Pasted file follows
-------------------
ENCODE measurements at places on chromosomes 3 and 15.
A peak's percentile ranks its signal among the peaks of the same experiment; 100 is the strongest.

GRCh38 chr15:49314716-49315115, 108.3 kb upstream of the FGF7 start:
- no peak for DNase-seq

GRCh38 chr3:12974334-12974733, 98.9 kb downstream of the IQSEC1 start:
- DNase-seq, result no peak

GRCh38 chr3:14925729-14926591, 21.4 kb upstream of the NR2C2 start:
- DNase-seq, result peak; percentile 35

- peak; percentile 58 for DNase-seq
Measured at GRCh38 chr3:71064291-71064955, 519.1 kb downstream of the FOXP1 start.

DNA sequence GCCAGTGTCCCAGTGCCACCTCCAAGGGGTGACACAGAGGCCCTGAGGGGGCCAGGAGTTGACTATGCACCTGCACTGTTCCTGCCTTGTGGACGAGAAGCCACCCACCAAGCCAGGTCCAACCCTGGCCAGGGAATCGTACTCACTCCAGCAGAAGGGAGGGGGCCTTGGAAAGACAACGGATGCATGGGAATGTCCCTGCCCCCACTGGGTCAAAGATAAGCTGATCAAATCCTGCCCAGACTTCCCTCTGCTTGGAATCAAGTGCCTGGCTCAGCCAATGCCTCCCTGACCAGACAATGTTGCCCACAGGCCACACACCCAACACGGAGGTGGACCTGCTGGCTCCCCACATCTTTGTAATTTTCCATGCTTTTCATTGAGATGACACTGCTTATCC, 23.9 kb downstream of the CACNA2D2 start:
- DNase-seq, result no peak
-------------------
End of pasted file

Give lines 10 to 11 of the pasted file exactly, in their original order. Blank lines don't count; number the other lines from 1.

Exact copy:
Measured at GRCh38 chr3:71064291-71064955, 519.1 kb downstream of the FOXP1 start.

DNA sequence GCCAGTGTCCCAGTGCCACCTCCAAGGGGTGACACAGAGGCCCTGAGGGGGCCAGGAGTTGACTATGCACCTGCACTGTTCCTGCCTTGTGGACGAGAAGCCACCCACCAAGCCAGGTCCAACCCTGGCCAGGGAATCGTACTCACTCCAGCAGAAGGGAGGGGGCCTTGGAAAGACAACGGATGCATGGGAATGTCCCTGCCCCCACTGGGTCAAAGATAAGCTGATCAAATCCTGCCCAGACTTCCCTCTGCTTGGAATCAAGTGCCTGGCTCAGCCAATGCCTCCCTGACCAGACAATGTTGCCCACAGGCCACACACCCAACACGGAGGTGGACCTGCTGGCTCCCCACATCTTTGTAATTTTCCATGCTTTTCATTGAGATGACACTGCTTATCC, 23.9 kb downstream of the CACNA2D2 start: